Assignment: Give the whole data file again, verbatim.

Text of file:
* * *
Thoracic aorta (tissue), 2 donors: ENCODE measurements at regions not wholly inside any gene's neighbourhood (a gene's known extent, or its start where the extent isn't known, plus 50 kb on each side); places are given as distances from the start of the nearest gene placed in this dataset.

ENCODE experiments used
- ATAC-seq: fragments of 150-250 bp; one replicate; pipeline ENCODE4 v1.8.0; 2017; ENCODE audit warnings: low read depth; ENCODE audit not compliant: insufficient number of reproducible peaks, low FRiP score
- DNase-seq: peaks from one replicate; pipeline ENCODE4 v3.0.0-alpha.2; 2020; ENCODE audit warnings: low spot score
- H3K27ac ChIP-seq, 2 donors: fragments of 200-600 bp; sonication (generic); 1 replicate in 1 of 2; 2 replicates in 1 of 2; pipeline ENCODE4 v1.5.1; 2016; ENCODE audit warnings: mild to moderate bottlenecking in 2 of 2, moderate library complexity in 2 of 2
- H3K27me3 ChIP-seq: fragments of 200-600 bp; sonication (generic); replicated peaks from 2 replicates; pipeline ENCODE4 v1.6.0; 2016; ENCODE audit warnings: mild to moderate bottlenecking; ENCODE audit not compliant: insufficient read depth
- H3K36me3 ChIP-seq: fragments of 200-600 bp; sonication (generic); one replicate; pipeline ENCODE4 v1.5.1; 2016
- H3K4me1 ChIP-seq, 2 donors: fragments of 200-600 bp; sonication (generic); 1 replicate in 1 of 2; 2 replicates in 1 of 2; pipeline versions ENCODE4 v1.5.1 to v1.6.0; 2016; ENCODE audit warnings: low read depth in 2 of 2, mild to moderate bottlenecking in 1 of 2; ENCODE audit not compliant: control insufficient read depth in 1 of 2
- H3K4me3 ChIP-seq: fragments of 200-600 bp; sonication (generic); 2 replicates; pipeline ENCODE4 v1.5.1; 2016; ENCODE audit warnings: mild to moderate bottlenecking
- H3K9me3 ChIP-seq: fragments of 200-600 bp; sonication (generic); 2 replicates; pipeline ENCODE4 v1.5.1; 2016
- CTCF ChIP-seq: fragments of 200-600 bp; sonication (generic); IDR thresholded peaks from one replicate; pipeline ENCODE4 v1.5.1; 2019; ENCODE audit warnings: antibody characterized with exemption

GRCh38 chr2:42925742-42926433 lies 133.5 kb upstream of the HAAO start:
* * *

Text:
Thoracic aorta (tissue), 2 donors: ENCODE measurements at regions not wholly inside any gene's neighbourhood (a gene's known extent, or its start where the extent isn't known, plus 50 kb on each side); places are given as distances from the start of the nearest gene placed in this dataset.

ENCODE experiments used
- ATAC-seq: fragments of 150-250 bp; one replicate; pipeline ENCODE4 v1.8.0; 2017; ENCODE audit warnings: low read depth; ENCODE audit not compliant: insufficient number of reproducible peaks, low FRiP score
- DNase-seq: peaks from one replicate; pipeline ENCODE4 v3.0.0-alpha.2; 2020; ENCODE audit warnings: low spot score
- H3K27ac ChIP-seq, 2 donors: fragments of 200-600 bp; sonication (generic); 1 replicate in 1 of 2; 2 replicates in 1 of 2; pipeline ENCODE4 v1.5.1; 2016; ENCODE audit warnings: mild to moderate bottlenecking in 2 of 2, moderate library complexity in 2 of 2
- H3K27me3 ChIP-seq: fragments of 200-600 bp; sonication (generic); replicated peaks from 2 replicates; pipeline ENCODE4 v1.6.0; 2016; ENCODE audit warnings: mild to moderate bottlenecking; ENCODE audit not compliant: insufficient read depth
- H3K36me3 ChIP-seq: fragments of 200-600 bp; sonication (generic); one replicate; pipeline ENCODE4 v1.5.1; 2016
- H3K4me1 ChIP-seq, 2 donors: fragments of 200-600 bp; sonication (generic); 1 replicate in 1 of 2; 2 replicates in 1 of 2; pipeline versions ENCODE4 v1.5.1 to v1.6.0; 2016; ENCODE audit warnings: low read depth in 2 of 2, mild to moderate bottlenecking in 1 of 2; ENCODE audit not compliant: control insufficient read depth in 1 of 2
- H3K4me3 ChIP-seq: fragments of 200-600 bp; sonication (generic); 2 replicates; pipeline ENCODE4 v1.5.1; 2016; ENCODE audit warnings: mild to moderate bottlenecking
- H3K9me3 ChIP-seq: fragments of 200-600 bp; sonication (generic); 2 replicates; pipeline ENCODE4 v1.5.1; 2016
- CTCF ChIP-seq: fragments of 200-600 bp; sonication (generic); IDR thresholded peaks from one replicate; pipeline ENCODE4 v1.5.1; 2019; ENCODE audit warnings: antibody characterized with exemption

GRCh38 chr2:42925742-42926433 lies 133.5 kb upstream of the HAAO start: